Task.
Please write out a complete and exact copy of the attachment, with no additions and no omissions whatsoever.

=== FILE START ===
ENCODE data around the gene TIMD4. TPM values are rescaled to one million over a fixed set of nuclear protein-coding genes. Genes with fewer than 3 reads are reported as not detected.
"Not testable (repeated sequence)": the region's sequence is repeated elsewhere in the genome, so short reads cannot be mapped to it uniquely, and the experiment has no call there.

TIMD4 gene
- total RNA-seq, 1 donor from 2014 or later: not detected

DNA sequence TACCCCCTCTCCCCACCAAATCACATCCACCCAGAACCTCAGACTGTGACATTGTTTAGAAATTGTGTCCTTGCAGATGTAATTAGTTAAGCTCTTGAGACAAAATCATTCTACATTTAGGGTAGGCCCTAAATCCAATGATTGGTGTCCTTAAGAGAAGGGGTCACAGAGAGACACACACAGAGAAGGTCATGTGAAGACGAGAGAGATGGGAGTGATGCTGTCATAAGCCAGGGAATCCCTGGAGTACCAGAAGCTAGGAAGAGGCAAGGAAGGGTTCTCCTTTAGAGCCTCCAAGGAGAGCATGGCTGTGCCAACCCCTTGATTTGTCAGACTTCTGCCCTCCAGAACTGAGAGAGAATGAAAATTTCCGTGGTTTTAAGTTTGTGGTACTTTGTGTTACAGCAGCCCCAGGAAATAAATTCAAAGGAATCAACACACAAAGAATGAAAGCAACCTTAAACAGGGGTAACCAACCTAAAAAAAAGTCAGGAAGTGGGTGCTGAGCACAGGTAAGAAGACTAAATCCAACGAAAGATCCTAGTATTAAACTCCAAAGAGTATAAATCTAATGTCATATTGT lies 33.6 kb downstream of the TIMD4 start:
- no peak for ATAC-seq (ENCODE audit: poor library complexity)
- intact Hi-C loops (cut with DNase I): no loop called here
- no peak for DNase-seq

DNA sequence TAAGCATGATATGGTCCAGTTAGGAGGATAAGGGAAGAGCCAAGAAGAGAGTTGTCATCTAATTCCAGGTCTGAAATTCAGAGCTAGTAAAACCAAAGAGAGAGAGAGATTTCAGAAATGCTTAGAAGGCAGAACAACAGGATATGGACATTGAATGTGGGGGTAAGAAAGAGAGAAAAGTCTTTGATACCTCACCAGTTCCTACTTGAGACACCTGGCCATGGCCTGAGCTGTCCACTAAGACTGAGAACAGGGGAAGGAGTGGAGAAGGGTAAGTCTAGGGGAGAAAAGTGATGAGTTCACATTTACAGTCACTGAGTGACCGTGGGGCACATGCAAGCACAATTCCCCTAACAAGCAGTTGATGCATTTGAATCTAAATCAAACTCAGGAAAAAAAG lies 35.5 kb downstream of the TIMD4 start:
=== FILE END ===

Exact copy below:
ENCODE data around the gene TIMD4. TPM values are rescaled to one million over a fixed set of nuclear protein-coding genes. Genes with fewer than 3 reads are reported as not detected.
"Not testable (repeated sequence)": the region's sequence is repeated elsewhere in the genome, so short reads cannot be mapped to it uniquely, and the experiment has no call there.

TIMD4 gene
- total RNA-seq, 1 donor from 2014 or later: not detected

DNA sequence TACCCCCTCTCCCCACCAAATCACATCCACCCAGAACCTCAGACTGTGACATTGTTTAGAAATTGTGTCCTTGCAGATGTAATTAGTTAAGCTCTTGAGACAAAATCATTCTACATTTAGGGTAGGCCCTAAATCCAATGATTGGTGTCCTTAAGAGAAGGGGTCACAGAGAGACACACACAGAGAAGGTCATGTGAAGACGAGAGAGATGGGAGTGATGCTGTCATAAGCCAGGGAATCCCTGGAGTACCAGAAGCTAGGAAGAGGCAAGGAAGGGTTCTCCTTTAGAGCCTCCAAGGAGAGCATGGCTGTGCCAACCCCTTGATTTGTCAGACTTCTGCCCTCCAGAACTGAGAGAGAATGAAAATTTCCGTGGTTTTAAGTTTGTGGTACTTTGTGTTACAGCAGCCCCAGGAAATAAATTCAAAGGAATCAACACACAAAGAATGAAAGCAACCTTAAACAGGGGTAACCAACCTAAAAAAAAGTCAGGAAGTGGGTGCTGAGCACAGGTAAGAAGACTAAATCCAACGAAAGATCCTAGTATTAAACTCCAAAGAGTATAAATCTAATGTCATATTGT lies 33.6 kb downstream of the TIMD4 start:
- no peak for ATAC-seq (ENCODE audit: poor library complexity)
- intact Hi-C loops (cut with DNase I): no loop called here
- no peak for DNase-seq

DNA sequence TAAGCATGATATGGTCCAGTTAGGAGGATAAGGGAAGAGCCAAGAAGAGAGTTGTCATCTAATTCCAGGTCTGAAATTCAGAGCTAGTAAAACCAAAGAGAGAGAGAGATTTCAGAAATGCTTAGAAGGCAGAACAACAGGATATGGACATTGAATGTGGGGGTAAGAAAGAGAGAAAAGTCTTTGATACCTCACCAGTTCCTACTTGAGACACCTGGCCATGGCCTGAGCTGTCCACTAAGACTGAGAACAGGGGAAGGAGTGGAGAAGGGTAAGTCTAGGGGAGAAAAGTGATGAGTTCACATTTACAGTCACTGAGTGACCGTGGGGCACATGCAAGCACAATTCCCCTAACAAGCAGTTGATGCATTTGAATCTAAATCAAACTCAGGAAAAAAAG lies 35.5 kb downstream of the TIMD4 start: